Salt - [DVD hold link] 1 Nomination: Sound Mixing

Restrepo - [DVD hold link] 1 Nomination: Best Documentary Feature

The Town - [DVD hold link] 1 Nomination: Best Supporting Actor (Jeremy Renner)

Animal Kingdom - [DVD hold link (on Order)] 1 Nomination: Best Supporting Actress (Jacki Weaver)

Exit Through The Gift Shop [DVD hold link] - 1 Nomination: Best Documentary Feature

Gasland [DVD hold link] - 1 Nomination: Best Documentary Feature

Inside Job [DVD hold link] - 1 Nomination: Best Documentary Feature

The Wolfman [DVD hold link] - 1 Nomination: Make Up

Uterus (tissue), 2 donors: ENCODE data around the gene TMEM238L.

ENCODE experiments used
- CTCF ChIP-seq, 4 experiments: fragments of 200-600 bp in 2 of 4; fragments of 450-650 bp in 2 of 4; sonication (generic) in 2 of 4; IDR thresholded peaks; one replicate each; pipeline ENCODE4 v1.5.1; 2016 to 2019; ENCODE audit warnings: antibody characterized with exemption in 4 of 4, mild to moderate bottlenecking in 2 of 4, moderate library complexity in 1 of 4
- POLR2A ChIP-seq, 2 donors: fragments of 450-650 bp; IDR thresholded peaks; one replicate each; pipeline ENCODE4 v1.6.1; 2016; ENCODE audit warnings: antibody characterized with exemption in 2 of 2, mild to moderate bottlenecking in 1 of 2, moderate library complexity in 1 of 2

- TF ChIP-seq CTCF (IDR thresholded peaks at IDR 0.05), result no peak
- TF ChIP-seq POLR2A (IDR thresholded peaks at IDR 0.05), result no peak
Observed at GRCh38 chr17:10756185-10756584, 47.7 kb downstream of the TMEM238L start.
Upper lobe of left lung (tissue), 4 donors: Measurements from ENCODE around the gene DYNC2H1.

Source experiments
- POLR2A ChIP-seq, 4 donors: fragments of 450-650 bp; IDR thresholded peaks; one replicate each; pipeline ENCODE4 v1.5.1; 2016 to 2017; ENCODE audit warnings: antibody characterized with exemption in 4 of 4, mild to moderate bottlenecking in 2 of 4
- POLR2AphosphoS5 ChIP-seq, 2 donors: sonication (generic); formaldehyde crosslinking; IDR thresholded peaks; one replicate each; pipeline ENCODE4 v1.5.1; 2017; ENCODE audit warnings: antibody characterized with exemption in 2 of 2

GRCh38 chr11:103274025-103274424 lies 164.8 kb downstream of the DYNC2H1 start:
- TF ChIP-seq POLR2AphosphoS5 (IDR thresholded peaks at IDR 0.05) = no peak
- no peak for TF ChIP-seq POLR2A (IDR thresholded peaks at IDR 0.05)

Enjoy the films and good luck in your Oscar Pools!

Opie-All Grown Up

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Who would have thought that adorable little Opie from the Andy Griffith show would grow up to be one of the most respected and successful directors of his time? Well Ron Howard did just that and he has an impressive number of hits in his c.v. Try any or all of the following- he is almost without fail a good bet.

Ransom -1996- now I know Mel Gibson isn't on a lot of peoples must see list at the moment, but that aside this is still a good movie. Gary Sinise co-stars.

Backdraft- 1991- Kurt Russell, Scott Glen, Robert deNiro, Donald Sutherland and some really well done pyrotechnics.

da Vinci Code and Angels and Demons---Howards' go-to guy, Tom Hanks stars in both of these movies, which are based on the incredibly popular Dan Brown books. I prefer the second title---suspend disbelief and just go along for the ride.